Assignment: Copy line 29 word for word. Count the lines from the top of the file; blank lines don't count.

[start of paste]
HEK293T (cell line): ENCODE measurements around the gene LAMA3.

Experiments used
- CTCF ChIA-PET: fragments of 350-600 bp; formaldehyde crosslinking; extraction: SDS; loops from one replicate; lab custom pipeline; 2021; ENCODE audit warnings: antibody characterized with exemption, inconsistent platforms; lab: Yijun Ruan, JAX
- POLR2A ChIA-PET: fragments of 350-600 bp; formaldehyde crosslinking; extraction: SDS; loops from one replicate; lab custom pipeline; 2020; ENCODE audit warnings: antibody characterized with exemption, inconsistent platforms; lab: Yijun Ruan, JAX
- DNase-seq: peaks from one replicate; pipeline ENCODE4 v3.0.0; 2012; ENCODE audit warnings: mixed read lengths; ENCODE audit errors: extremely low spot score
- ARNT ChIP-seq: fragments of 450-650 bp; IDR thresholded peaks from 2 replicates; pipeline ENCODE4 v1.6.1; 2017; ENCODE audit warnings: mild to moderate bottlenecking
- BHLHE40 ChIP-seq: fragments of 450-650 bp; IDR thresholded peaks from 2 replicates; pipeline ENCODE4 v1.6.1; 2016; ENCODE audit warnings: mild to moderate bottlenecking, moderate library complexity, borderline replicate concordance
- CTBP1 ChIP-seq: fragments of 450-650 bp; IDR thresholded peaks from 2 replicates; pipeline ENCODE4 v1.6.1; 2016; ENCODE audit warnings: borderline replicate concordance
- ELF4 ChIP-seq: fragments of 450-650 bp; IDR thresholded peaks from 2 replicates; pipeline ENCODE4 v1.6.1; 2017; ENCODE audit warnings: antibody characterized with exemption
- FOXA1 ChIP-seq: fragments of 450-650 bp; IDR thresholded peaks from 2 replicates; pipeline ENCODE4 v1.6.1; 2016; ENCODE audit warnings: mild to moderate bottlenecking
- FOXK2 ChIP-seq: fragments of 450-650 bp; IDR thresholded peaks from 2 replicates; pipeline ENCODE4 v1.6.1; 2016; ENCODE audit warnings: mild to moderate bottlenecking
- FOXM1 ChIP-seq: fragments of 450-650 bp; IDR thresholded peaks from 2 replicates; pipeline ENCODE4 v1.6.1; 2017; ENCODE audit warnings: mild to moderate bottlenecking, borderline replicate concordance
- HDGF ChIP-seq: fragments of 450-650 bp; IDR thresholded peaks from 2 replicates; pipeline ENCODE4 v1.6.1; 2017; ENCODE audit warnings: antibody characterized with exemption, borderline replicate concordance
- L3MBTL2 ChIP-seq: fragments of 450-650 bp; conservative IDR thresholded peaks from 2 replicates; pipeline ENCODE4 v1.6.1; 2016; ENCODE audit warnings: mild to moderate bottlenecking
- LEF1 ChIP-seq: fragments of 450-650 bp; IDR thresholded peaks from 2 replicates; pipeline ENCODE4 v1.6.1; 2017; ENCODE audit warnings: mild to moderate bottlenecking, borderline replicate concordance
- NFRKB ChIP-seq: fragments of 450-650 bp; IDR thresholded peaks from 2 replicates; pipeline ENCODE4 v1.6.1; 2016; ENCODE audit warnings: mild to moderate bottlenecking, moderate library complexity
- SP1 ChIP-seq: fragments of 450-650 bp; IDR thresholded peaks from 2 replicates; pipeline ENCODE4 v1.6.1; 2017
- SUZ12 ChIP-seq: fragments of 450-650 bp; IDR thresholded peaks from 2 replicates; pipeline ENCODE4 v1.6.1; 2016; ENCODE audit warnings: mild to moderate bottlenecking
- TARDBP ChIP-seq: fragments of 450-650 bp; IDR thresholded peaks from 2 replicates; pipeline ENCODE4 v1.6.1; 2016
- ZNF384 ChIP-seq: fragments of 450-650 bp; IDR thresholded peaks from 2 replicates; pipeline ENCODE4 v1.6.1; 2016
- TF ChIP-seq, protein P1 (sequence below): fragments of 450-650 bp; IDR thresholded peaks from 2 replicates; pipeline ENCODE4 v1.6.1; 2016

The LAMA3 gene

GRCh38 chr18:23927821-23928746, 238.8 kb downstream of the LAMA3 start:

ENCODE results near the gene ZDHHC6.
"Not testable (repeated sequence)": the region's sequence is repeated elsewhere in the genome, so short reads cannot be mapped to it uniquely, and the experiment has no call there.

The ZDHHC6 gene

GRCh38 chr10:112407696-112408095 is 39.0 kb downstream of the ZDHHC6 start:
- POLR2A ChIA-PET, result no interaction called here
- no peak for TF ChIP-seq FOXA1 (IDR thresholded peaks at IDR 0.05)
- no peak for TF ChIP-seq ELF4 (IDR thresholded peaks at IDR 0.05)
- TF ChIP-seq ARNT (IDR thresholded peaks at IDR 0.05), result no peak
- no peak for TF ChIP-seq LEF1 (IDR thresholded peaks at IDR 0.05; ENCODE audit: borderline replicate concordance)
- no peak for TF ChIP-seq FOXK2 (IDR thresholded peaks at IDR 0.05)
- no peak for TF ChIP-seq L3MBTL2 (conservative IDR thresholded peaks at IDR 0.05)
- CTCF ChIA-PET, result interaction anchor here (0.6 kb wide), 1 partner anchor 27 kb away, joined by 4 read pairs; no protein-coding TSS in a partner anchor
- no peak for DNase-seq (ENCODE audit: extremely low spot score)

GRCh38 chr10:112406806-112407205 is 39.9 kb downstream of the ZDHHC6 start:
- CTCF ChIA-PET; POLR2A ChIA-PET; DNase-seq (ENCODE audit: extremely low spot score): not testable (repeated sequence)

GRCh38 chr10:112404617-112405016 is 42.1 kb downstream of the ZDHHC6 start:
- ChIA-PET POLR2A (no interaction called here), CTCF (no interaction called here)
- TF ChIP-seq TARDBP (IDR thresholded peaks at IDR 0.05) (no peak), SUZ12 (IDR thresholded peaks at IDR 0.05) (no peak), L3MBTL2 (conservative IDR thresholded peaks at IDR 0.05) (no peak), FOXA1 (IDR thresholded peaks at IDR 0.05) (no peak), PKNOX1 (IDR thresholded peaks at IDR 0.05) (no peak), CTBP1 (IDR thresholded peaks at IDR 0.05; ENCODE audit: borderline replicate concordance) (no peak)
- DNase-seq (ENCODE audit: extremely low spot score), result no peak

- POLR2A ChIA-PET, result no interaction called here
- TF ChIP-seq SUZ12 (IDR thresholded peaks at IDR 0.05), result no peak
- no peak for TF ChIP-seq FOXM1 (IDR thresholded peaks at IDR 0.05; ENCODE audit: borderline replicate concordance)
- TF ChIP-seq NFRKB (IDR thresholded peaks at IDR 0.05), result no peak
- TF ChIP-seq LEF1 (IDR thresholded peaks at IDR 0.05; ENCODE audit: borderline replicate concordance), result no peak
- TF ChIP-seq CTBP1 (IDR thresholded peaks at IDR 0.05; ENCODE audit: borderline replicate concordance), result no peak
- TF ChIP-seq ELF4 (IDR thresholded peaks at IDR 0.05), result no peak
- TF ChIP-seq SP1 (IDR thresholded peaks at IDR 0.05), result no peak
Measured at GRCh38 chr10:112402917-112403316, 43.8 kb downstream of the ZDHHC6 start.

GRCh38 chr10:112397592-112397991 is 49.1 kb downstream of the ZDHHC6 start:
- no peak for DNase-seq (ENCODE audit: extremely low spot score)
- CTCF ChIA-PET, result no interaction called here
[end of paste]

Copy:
- no peak for TF ChIP-seq FOXA1 (IDR thresholded peaks at IDR 0.05)